There are of course a lot of other considerations that need to be taken into account here. The cost of assembly, installing, networking, power and maintenance that we did not add. Also, there are considerations to be made if the need arises in distributing work across more than one machine (which its always best to avoid). Finally there is the issue of Deep Learning frameworks that are compatible with the AMD box. Still, it is hard to ignore the massive potential cost savings of this approach.

The AMD Ryzen CPU has an interesting feature in that it can handle 24 PCIe lanes, in comparison an Intel desktop CPU has only 16 lanes. This is an important consideration in that you need to be able to adequately feed the attached GPUs with data fast enough while it is training. Each GPU can occupy 16 lanes, so perhaps a more optimal solution is to wait for AMD’s Threadripper ( i.e. on store shelves in early August ) that supports 64 lanes! Threadripper is definitely something to check out with a box with four Vega GPUs (meaning 100 teraflops). I likely will like explore this new CPU to see how it performs with multiple GPU and NVMe devices. In addition, Vega is uniquely designed memory architecture that lets it access 512TB of memory. Coupling Vega to NVMe devices may lead to unprecedented performance improvements.

Okay, let’s get assembling! Here are the unboxed parts:

Unboxed and ready for assembly. Just need to find some screws.

All one needs is a screwdriver and mounting screws. With about the same amount of brain power and time to assemble Ikea furniture and you have a final assembly that’ll look like this:

What 50 teraflops looks like today.

It isn’t one of those gorgeous water cooled and color coded assemblies, but this should be more than adequate. (Note: AMD sells a water-cooled version of Vega). To my surprise, the LEDs were horribly color uncoordinated. I have white, red, blue and yellow. I guess you will have to pay premium for style.

We’ll install Ubuntu 16.04 and install the AMD ROCm software.

To do this, go to and download an iso image that you will ‘flash’ into a flash drive. You can do this all using Unetbootin. Once done downloading and flashing, insert the flash drive into the USB port of the new desktop and it’ll boot up Ubuntu and guides you towards installing the operating system on to the attached HDD or SSD.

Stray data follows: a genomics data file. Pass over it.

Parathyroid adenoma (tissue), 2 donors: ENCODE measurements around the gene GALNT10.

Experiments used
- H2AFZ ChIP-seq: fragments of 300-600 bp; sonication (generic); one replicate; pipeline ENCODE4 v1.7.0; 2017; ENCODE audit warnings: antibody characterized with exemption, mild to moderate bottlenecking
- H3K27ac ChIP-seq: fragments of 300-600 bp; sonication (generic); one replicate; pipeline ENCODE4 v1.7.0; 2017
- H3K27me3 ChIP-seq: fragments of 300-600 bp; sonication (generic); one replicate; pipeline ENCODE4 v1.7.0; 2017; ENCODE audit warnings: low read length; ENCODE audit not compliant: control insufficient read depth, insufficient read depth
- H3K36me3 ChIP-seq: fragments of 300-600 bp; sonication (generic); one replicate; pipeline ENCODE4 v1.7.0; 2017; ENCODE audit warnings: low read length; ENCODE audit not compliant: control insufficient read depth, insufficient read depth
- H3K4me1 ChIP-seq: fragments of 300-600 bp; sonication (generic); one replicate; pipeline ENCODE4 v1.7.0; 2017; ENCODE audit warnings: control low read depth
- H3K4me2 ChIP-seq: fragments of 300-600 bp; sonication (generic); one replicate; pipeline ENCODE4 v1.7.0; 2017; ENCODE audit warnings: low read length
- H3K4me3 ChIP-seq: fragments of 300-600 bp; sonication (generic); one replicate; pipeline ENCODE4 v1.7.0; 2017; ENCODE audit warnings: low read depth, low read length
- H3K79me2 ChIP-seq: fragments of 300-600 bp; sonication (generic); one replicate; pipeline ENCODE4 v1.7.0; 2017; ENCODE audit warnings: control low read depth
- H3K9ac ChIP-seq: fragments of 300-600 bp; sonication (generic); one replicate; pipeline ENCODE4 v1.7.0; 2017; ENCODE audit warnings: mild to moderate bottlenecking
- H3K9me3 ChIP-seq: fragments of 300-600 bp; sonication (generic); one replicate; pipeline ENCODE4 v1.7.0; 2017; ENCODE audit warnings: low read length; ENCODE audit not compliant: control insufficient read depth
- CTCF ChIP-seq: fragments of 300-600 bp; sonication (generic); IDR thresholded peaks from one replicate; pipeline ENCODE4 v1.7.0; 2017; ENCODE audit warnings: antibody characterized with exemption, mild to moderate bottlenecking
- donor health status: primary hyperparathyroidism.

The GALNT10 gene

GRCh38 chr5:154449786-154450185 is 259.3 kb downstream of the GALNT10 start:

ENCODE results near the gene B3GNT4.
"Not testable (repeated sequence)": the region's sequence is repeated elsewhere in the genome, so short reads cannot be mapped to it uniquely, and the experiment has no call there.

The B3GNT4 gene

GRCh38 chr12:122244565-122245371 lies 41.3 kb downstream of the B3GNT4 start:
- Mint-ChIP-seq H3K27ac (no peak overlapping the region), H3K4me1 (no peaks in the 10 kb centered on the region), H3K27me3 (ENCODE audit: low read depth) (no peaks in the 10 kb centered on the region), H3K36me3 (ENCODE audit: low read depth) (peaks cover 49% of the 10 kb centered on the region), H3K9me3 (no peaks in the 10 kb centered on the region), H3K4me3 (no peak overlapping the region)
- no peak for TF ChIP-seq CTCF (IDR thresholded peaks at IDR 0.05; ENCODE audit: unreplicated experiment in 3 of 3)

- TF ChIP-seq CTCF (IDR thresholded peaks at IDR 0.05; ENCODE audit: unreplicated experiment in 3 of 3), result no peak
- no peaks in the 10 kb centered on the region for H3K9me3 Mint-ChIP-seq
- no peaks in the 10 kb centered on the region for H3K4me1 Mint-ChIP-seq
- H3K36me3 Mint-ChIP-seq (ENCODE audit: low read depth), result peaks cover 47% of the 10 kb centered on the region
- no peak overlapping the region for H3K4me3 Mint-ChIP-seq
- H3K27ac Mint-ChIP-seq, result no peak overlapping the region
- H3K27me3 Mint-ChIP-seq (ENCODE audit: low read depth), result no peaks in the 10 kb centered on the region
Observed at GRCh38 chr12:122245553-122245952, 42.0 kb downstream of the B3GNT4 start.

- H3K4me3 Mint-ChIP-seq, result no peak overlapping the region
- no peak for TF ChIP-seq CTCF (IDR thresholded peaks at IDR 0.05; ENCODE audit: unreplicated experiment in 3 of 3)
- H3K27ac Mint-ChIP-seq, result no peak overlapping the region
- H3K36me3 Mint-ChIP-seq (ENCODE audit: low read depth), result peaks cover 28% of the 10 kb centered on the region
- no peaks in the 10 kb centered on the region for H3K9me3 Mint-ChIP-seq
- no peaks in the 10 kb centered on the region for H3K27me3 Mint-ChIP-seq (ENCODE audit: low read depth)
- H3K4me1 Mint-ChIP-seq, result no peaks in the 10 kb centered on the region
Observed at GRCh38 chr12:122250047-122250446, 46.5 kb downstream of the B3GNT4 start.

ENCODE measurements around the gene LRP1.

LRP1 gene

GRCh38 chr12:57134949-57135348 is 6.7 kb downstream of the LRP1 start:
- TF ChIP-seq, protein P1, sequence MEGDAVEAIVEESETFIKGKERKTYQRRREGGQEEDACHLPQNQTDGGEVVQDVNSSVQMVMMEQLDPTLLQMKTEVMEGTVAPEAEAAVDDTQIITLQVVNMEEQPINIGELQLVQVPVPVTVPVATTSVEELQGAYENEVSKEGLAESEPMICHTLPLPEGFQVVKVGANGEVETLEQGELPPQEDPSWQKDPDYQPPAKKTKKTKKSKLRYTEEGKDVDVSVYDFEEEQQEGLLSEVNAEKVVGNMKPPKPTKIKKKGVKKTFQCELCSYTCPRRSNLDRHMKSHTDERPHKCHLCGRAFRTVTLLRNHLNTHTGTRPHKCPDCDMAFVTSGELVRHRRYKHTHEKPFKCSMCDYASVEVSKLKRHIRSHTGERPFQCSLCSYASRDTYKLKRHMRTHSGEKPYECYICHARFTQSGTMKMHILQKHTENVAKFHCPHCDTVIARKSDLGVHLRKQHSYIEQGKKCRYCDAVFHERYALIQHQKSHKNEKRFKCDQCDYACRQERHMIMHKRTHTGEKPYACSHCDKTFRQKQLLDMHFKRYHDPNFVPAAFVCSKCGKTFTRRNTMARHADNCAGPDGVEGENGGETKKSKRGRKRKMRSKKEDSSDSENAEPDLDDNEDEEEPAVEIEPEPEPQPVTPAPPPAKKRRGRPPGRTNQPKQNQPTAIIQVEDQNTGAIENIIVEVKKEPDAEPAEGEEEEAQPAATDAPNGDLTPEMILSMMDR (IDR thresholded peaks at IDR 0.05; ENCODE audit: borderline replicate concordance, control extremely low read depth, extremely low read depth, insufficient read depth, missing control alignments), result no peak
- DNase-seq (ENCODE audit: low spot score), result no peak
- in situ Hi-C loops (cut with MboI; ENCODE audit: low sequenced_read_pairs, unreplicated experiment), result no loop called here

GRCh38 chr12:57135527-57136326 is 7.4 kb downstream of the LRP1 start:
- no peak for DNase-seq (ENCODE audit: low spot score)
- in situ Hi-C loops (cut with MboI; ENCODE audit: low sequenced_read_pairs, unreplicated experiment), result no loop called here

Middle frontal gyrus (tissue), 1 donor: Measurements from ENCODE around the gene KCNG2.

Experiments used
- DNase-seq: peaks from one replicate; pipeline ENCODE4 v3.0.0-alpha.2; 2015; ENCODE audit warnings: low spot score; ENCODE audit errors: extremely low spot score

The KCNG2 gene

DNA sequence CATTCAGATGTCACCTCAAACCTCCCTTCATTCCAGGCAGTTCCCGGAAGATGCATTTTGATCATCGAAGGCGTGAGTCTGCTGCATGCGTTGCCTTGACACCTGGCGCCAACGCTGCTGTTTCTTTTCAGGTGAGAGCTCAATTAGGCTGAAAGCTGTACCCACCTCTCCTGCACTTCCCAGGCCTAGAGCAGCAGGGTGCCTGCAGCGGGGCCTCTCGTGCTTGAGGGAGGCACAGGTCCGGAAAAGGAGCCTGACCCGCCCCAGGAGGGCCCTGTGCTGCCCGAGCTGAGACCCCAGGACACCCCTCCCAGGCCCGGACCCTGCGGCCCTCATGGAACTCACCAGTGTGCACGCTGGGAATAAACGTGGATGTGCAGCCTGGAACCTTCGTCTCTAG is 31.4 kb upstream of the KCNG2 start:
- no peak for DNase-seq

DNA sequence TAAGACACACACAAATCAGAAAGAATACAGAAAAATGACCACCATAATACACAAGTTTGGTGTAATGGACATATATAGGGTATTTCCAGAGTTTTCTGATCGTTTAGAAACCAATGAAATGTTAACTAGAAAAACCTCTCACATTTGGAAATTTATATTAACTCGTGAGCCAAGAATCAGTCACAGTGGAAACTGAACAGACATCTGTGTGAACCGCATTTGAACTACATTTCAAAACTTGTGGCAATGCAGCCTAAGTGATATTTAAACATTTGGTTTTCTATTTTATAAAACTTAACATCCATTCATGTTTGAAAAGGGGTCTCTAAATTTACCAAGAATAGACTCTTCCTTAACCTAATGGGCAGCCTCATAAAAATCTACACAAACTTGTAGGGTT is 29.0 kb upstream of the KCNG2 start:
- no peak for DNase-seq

Once Ubuntu is installed, you now need install drivers and software for the Vega cards. You can find instructions to that here: installing ROCm. (Note: ROCm updates the kernel, so there is a current code synchronization issue that requires a 4.10 kernel for ROCm)

You will only need to install the AMD ROCm Kernel Fusion drivers. Everything else though sits in userspace and is most conveniently set up using Docker images. Hopefully, we can build a richer set of Docker images so that will be more convenient to run Deep Learning experiments.

To install Docker, follow the instructions found here: (How to install Docker in Ubuntu 16.04). The Docker daemon may have trouble starting, if this is the case, try using Overlay2 storage driver.

Once you have set up Docker, you can now start exploring Deep Learning on AMD hardware. The Docker image we have, we have made public at Docker Hub ( This we hope will allow you to start experimenting quickly. So by typing the following command line (apologies for how Medium formats this):

sudo docker run -it --device=”/dev/kfd” — rm intuitionfabric/hip-caffe:latest

you can use it to run Caffe examples (see: ). So as an example, you can run the CIFAR example:



./build/tools/caffe train --solver=examples/cifar10/cifar10_quick_solver.prototxt

Here is the a snapshot of the training:

I0716 10:01:03.631714  3367 caffe.cpp:251] Starting Optimization
I0716 10:01:03.631747  3367 solver.cpp:279] Solving CIFAR10_quick
I0716 10:01:03.631762  3367 solver.cpp:280] Learning Rate Policy: fixed
I0716 10:01:03.632768  3367 solver.cpp:337] Iteration 0, Testing net (#0)
I0716 10:01:06.965248  3367 blocking_queue.cpp:50] Data layer prefetch queue empty
I0716 10:01:07.114781  3367 solver.cpp:404]     Test net output #0: accuracy = 0.1067
I0716 10:01:07.114820  3367 solver.cpp:404]     Test net output #1: loss = 2.30263 (* 1 = 2.30263 loss)
I0716 10:01:12.147825  3367 solver.cpp:228] Iteration 0, loss = 2.30306